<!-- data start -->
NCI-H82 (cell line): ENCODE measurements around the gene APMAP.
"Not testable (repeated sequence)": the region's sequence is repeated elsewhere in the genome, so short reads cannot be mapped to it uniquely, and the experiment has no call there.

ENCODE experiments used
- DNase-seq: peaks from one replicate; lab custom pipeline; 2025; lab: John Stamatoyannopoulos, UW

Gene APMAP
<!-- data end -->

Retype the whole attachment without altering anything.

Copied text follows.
NCI-H82 (cell line): ENCODE measurements around the gene APMAP.
"Not testable (repeated sequence)": the region's sequence is repeated elsewhere in the genome, so short reads cannot be mapped to it uniquely, and the experiment has no call there.

ENCODE experiments used
- DNase-seq: peaks from one replicate; lab custom pipeline; 2025; lab: John Stamatoyannopoulos, UW

Gene APMAP